I recently picked up this field guide, Mushrooms of West Virginia and the Central Appalachians, by William C. Roody. I had been looking for a good book on fungi for awhile and have a couple but this one is turning into a favorite even though it’s not exactly for our area.
It has great photos of the mushrooms and fungi that are close up, showing different details (like the sides and undersides as well as more traditional views). It also has both Latin and common names, the type of habitat where you’re likly to find the species and key identifiers and comments for each species.
In addition to the facts though, I like how the book is organized. On the side of each page there’s a grouping key that has the shape/type of the fungi so you can quickly get to the right part of the book and then start thumbing through to narrow your search.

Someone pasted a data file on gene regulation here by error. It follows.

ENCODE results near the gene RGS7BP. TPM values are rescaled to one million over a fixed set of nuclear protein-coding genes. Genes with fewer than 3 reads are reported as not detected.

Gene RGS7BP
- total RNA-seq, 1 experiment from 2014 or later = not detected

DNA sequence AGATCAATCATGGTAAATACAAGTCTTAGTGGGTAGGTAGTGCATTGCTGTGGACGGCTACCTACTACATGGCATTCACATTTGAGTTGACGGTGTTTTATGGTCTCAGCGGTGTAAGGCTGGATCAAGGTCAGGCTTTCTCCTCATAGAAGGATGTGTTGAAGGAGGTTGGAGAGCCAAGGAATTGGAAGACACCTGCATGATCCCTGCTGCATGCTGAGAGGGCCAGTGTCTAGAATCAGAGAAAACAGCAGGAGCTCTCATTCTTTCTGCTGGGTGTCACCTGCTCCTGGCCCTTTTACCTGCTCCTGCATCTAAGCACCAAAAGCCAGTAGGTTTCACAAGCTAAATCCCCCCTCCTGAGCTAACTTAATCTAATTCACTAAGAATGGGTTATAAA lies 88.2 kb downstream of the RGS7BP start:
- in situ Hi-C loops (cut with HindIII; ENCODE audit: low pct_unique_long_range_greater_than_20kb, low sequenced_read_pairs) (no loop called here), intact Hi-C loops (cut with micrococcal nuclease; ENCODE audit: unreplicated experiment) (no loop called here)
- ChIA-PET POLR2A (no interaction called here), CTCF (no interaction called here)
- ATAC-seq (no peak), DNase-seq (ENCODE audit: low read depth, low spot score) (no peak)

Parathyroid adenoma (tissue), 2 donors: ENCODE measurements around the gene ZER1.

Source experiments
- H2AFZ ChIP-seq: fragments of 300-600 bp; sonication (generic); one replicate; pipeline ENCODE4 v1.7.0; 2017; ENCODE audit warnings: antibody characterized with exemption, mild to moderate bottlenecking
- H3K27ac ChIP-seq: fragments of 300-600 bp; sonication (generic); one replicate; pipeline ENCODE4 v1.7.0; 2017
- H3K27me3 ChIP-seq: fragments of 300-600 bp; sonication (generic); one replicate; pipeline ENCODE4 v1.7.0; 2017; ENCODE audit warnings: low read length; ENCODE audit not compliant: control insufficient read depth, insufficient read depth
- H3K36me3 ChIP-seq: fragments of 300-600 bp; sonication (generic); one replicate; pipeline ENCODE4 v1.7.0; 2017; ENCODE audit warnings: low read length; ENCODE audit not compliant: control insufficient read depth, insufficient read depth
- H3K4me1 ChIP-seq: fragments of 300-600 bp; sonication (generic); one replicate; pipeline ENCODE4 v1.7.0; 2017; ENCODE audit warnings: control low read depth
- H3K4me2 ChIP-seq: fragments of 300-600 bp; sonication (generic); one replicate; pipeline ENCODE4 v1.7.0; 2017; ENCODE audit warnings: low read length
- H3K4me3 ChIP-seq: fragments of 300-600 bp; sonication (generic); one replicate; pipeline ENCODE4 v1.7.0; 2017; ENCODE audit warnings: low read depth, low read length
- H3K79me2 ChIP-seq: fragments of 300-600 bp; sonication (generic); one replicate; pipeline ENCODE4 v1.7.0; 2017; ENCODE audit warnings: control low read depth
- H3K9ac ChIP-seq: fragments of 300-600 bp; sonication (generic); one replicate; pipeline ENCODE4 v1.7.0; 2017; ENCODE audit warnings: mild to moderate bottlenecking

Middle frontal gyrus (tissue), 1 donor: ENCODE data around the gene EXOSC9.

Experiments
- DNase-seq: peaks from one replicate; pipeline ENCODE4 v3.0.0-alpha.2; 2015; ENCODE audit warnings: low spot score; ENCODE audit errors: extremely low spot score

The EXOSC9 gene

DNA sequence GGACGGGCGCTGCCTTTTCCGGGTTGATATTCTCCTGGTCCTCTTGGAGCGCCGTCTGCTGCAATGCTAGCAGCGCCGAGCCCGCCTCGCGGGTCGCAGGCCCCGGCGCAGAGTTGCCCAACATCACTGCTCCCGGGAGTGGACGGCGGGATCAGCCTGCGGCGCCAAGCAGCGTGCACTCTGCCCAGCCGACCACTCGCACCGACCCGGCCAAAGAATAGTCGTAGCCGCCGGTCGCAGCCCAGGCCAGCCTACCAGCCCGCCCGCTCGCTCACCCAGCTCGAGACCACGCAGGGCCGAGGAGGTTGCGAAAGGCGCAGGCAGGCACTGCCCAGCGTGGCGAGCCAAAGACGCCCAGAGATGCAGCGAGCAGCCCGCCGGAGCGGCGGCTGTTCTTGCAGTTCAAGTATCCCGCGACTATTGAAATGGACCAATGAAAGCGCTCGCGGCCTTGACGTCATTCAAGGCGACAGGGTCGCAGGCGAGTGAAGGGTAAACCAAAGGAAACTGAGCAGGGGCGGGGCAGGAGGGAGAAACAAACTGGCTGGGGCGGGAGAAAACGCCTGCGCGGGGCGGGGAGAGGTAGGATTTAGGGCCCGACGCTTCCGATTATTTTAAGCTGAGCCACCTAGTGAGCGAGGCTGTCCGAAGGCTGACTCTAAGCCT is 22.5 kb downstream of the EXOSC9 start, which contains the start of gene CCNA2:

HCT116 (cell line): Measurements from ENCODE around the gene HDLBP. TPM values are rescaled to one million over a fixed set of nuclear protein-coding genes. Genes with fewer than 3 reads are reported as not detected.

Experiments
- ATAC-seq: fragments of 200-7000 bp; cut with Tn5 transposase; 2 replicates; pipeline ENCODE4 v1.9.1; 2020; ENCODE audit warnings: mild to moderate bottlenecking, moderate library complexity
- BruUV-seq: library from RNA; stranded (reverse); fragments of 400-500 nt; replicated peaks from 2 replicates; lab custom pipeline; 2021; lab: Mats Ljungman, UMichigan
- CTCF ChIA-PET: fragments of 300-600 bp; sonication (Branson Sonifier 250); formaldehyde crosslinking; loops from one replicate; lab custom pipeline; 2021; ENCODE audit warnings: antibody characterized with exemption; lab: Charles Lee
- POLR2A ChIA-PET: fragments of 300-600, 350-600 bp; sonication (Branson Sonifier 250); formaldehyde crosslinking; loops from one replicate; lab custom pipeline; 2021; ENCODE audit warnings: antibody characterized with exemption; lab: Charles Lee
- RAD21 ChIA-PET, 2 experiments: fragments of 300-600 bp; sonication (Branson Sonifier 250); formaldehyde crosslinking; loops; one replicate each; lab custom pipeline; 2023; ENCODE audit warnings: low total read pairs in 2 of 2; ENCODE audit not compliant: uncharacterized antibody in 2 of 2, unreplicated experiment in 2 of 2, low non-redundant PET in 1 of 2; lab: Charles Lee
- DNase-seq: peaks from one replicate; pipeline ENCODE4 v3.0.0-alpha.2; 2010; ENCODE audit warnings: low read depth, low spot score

So, for example, you can go quickly to the section on bracket fungi or gilled mushrooms or cup fungi, and then look for the specific species that you’re trying to identify.
Mushrooms and other fungi are tricky but because this book is focused on West Virginia and the Central Appalachians, the species in the book are at least likely to be here in Loudoun.
Another field guide I found recently is titled Field Guide to Wild Mushrooms of Pennsylvania and the Mid-Atlantic, by Bill Russell. This book is organized by season. It has the text for each species in the first part of each chapter and the photos at the end of each chapter. Personally, I like having the photos and text together.
If you have a favorite mushroom or fungi book that’s good for our area, or if you’ve used either of the books listed above, please post a comment and let us know what you think.